technique of generalised mayhem without any particular direction

Over at Stable & Principled, I’ve been blogging about running out of policemen and how the Prime Minister doesn’t seem to have any thoughts at all that weren’t adequate-ish newspaper columns from about 2004. But how did we get to the stage of using up the Met and most of the wider police forces’ reserves of manpower just like that? This isn’t a “What does it all mean?” post, although inevitably we’ll have one of them for you as well. It’s more like a “How does it all work?” post.

In all, 2,347 people have been arrested nationally. This is only a rough lower bound on the numbers of people involved, as obviously not everyone got caught and some of the people arrested are innocent. At an arrest rate of one in 10, that would give a total of 23,000. 51% of the arrests were in London, or to be precise the Met’s area of operations, which gives us the answer to one question at least – the police eventually quelled the riot by outnumbering the rioters, 16,000 cops versus an estimated 11,500 rioters. Obviously if you pick a different arrest rate fudge factor you’ll get a different answer, but then at least we’re using a model of sorts.

It’s certainly interesting, though, that a fairly small crowd was able to exhaust the policing resources of most of the UK. If the 23,000 rioters had shown up in central London to march on Whitehall, even assuming they were willing to be as troublesome and violent as they were elsewhere, I think the Met would have handled it without breaking sweat and certainly without needing to summon the South Wales force as mutual aid. Even the most hayseed British police forces deal with crowds of 23,000 young men reputed to be ready for violence, every weekend, quite commonly several at the same time, without very much happening. They are lower division football matches. And to be frank, a 23,000 strong national demo is disappointing.

So what’s up? One point is dispersion vs. concentration. Demonstrators want to occupy symbolic space and show their organisation by the very fact they could concentrate all these people. Casuals want to duff up the other mob. Therefore, the police problem is to either prevent them from getting to Parliament Square or the match, or else keep them segregated from other people while they are there. The police are on the tactical defensive, but the strategic offensive – if they stick it out they win.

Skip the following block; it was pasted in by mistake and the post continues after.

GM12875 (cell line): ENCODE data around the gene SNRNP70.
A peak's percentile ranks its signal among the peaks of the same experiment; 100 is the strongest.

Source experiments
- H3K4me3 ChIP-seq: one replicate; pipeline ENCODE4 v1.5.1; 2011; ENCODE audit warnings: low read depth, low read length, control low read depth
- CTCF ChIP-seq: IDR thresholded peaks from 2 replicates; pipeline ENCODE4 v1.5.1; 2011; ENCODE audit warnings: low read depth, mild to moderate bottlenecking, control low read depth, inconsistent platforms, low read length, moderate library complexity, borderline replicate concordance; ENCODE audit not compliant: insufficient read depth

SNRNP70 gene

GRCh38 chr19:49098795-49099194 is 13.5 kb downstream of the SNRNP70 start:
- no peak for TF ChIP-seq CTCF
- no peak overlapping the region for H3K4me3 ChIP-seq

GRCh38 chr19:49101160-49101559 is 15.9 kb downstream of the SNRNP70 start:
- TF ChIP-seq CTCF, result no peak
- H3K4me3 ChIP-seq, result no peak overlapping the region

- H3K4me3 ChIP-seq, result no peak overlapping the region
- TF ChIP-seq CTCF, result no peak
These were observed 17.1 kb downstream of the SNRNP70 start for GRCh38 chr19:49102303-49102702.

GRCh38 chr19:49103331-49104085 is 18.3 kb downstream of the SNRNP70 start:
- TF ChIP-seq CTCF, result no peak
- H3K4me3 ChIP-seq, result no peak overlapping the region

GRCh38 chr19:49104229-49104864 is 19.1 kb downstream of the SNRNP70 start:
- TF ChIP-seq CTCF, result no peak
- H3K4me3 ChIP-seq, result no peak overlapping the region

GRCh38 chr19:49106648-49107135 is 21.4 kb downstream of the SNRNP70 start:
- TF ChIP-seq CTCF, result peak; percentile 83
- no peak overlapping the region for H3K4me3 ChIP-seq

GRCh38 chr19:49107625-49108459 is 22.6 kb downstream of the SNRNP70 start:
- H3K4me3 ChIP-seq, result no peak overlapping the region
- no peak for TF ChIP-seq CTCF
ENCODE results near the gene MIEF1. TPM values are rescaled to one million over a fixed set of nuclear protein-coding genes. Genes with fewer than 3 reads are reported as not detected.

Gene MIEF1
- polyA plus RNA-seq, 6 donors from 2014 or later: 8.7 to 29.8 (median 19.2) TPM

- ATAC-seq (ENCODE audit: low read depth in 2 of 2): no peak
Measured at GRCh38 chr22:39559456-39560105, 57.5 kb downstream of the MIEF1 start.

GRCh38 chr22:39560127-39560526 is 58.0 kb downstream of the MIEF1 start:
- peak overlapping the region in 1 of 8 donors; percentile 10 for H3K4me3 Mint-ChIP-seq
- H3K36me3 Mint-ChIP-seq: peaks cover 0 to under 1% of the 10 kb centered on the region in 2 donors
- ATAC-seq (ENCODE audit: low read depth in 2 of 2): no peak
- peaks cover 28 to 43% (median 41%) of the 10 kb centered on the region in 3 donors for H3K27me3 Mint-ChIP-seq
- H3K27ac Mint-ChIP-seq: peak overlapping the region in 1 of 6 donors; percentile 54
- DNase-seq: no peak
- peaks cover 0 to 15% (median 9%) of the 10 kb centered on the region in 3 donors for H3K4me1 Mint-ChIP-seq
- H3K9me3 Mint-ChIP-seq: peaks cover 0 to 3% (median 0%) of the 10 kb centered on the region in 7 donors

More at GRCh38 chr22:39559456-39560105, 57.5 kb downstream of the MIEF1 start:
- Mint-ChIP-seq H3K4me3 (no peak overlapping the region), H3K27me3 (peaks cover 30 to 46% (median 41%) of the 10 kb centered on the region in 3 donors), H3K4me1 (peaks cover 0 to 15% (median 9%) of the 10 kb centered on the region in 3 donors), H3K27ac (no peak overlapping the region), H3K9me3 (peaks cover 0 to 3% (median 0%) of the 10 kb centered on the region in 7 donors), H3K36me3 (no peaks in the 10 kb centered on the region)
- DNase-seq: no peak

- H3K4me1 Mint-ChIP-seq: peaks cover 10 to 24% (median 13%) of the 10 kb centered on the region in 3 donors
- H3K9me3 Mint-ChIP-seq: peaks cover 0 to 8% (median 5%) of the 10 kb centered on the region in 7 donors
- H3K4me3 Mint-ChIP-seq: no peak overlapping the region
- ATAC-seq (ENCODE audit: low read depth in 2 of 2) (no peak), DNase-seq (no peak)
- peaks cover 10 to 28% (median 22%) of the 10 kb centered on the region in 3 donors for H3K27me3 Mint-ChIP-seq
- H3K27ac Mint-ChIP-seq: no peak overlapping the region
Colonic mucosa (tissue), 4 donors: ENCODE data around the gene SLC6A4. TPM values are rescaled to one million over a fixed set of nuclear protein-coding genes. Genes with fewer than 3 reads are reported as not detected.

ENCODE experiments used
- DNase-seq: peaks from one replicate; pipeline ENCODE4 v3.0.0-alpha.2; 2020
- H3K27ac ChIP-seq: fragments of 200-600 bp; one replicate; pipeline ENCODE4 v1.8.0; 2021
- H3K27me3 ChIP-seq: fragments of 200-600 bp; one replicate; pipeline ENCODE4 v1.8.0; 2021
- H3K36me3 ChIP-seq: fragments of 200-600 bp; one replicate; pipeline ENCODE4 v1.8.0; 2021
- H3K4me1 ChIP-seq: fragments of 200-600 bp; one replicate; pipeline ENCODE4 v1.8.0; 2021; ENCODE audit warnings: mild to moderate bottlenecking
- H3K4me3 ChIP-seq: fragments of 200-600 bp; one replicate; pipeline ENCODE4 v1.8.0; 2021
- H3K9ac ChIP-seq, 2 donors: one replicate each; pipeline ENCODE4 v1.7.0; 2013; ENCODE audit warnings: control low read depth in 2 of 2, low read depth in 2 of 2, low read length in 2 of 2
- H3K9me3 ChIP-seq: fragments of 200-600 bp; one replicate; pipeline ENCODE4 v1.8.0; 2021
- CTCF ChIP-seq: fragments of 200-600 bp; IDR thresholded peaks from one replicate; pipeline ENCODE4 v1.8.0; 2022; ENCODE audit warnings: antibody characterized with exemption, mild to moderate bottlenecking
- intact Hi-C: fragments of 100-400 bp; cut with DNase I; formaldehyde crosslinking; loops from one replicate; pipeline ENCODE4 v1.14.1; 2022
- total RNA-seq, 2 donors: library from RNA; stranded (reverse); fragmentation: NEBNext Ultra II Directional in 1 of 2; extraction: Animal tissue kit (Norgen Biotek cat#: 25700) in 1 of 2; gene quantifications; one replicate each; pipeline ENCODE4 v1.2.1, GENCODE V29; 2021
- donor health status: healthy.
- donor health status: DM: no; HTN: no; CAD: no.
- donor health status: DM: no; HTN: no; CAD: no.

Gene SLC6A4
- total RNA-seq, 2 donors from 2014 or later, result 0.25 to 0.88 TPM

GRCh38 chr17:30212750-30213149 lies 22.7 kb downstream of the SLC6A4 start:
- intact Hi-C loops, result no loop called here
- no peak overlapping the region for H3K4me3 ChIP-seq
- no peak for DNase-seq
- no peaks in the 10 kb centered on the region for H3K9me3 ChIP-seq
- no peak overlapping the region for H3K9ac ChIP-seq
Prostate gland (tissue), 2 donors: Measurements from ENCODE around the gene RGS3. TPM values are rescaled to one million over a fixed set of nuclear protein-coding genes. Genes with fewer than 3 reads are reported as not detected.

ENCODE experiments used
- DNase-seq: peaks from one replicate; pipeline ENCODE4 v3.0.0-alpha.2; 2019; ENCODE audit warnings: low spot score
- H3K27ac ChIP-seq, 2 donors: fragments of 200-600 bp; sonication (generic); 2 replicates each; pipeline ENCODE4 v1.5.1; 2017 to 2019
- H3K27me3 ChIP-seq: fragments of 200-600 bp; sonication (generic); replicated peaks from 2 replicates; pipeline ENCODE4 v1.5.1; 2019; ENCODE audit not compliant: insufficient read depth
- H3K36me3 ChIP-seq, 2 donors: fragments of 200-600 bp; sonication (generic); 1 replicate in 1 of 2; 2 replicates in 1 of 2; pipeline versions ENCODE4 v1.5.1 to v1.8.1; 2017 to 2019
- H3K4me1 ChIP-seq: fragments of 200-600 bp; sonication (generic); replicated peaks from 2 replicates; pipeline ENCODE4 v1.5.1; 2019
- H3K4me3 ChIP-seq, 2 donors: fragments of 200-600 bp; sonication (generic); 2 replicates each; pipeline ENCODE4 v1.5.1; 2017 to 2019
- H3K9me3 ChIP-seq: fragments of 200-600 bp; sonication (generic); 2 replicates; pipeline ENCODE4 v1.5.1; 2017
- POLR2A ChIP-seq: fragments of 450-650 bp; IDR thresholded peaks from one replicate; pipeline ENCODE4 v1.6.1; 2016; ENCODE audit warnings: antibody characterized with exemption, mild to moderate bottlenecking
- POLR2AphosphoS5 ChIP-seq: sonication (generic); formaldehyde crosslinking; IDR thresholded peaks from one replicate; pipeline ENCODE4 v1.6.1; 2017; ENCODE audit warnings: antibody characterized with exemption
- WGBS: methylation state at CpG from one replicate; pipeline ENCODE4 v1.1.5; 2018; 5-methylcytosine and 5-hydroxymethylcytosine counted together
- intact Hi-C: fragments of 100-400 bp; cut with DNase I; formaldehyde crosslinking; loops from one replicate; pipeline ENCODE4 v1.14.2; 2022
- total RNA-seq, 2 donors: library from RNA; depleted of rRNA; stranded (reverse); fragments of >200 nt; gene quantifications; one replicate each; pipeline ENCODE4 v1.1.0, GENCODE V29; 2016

Obviously, the demonstrators (or thugs) can’t counter this by dispersing because that would defeat the point. They have to come to the Bill, and the Bill can then canalise them. Kettling is the ultimate expression of this thinking.

If the police have to look for the crowd, though, this is obviously going to be a much more labour-intensive exercise. You can’t kettle several dozen groups of ten or so people spread over a dozen streets – the idea is absurd. You have to go looking for them. That in turn conditions what the crowd can do – it can’t stage a classic mass demonstration – and favours people who are willing to just randomly destroy stuff that happens to be undefended, while the traditional mass demo favours a show of what you might call subversive respectability. The slow march of the Zulus, if you like.

Another important point was that there was no key identity-group here – it wasn’t aligned with any one ethnic or religious group or geography and wasn’t even totally young, and it didn’t explicitly identify with a class either. Therefore, anyone who felt like it could join in, and did. This obviously helped it go national and also made a traditional (since the 80s) police tactic more difficult. How do you call community leaders to ask everyone to go home if you can’t identify the community? From the other direction, how do you negotiate with authority if you can’t identify a community?